Using the territory of the Orlovskoye Polesye National Park as a case study within the catchment basin of the Oka River (Mid-Russian Uplands, Oryol Region, Russia), we obtained palaeoecological data for studying response of forest landscapes within the forest-steppe ecotone to climate change and human impact through the Late Holocene. The paper presents reconstruction of environmental change on a local to regional scales based on plant macrofossil, spore-pollen and testate amoeba records from a peat core along with reconstruction of woodland coverage inferred from pollen data. Over the past 4000 years, the total woodland coverage has fluctuated insignificantly, ranging from 38 to 52%, while the structure of the forest has changed radically. Prior to 1500 cal. yr BP, both birch-pine and mixed temperate deciduous forests of oak, elm, ash and lime with Scots pine and well-developed shrub understory of hazel and alder grew in the region. The subsequent agricultural colonization of the territory led to a reduction of a broadleaved trees in forest stands since 1500 cal. yr BP. During the last few centuries, human activity largely associated with cutting/burning trees and farming favored the expansion of secondary forests dominated by birch.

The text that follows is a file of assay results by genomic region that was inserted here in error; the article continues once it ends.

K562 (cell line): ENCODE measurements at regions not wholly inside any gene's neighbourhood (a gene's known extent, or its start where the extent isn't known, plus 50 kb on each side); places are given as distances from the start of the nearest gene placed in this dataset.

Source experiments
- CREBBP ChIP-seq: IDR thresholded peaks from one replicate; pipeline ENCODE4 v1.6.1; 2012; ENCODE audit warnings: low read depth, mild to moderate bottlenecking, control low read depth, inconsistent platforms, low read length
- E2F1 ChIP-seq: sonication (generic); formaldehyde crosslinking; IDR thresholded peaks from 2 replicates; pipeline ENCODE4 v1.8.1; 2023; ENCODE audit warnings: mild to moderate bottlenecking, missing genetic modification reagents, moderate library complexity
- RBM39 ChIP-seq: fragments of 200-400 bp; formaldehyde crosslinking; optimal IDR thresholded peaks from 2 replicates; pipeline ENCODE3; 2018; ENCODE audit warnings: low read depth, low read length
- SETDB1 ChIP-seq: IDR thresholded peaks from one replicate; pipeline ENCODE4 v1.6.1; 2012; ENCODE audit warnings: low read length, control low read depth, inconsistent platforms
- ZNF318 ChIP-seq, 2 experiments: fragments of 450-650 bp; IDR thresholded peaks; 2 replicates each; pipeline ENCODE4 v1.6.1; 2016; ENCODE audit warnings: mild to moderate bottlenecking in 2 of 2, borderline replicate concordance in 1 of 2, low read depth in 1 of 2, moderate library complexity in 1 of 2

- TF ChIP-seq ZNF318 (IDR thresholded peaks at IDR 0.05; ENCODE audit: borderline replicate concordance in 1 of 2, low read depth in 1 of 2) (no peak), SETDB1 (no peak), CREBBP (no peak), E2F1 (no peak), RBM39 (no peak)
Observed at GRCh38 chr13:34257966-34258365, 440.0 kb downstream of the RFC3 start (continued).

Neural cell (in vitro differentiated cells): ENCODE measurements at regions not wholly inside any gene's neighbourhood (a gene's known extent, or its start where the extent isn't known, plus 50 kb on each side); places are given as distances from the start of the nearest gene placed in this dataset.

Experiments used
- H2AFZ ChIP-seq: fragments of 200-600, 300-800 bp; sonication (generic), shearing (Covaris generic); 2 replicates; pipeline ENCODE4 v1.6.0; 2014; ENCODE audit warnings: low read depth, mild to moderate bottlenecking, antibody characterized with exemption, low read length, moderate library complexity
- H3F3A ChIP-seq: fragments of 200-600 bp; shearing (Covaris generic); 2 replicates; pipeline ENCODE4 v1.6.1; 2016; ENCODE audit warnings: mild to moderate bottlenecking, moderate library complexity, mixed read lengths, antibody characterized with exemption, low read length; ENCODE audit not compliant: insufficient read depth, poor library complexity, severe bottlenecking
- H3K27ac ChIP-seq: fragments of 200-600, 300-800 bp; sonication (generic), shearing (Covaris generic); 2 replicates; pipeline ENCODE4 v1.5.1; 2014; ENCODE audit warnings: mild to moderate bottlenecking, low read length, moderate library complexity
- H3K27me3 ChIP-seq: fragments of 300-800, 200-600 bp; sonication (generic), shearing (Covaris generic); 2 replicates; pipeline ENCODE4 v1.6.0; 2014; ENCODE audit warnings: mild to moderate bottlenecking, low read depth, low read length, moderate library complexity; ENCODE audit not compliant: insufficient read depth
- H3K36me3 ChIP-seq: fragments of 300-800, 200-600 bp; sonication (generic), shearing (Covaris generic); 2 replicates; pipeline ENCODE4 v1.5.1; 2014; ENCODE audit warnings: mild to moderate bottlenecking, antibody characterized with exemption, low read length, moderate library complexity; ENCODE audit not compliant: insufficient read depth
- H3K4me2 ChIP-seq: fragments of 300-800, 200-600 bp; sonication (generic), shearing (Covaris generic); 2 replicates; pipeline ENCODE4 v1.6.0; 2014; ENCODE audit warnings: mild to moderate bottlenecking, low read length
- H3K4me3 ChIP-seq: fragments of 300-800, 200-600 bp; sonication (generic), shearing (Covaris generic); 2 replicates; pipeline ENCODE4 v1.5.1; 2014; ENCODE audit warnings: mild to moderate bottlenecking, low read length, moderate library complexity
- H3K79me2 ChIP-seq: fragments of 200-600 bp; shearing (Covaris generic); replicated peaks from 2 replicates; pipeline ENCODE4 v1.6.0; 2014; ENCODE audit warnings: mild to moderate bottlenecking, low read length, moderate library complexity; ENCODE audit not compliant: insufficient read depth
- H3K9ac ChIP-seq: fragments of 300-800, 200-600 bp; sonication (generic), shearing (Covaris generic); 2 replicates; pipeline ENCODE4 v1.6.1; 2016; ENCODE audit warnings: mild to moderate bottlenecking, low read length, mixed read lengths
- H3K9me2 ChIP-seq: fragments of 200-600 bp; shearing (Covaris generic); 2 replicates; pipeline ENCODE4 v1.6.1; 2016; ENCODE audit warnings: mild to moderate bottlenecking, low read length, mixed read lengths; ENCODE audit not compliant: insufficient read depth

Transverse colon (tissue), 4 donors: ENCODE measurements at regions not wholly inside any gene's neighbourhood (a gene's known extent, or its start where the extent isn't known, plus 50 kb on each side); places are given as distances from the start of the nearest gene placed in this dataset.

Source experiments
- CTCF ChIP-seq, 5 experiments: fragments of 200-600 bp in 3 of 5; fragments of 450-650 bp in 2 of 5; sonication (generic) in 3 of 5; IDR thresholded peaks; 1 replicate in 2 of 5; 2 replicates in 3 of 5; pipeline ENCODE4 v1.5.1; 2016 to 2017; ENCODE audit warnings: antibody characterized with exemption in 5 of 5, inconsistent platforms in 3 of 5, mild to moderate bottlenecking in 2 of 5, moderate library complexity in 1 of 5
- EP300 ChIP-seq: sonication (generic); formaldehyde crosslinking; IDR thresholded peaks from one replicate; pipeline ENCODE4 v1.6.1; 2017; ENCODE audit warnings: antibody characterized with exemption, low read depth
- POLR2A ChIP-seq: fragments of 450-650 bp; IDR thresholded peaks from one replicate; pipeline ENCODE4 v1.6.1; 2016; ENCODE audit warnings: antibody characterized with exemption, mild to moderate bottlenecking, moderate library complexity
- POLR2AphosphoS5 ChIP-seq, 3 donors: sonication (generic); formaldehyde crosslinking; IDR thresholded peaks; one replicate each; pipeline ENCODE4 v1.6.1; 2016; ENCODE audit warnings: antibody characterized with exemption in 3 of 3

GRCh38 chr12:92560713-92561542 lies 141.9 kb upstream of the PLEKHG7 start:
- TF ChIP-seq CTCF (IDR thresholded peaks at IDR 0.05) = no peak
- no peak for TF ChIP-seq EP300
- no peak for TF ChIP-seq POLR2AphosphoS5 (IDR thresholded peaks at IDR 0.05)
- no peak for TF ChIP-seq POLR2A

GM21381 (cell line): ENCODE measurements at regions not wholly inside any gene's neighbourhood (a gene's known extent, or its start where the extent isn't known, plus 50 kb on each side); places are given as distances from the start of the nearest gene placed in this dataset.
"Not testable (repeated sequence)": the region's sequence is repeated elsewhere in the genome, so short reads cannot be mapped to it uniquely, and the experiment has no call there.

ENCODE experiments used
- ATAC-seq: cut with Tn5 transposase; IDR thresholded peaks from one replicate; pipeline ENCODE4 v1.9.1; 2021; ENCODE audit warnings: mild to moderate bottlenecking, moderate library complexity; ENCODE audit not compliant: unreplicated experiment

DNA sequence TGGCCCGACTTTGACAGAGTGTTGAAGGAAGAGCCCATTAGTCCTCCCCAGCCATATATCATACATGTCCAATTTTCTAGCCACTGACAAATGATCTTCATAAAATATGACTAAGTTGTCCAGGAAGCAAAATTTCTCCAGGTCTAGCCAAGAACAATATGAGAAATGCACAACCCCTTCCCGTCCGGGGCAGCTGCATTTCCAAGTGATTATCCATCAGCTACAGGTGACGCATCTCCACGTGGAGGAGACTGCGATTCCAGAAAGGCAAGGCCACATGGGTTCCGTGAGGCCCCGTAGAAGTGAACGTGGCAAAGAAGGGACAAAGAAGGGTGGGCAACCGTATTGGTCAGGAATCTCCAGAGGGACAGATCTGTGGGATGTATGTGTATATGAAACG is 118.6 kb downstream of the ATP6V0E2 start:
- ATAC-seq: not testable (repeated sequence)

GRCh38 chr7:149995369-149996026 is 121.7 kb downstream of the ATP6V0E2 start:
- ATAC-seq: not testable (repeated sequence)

New oak tree-ring chronologies for European Russia built with subfossil oak wood excavated from
the alluvial deposits of the Zapadnaya Dvina (Daugava) River and archaeological samples from Novgorod
and Vyazma are presented. They have been matched with the nearest absolutely dated tree-ring
chronology constructed in Polotsk (Republic of Belarus) and dated to the periods AD649–1382 (Zapadnaya
Dvina), AD 1059–1386 (Novgorod), and AD 1074–1306 (Vyazma). Dates have been further confirmed
via comparison with subfossil oaks from Smarhon (Republic of Belarus) and Baltic 1 chronology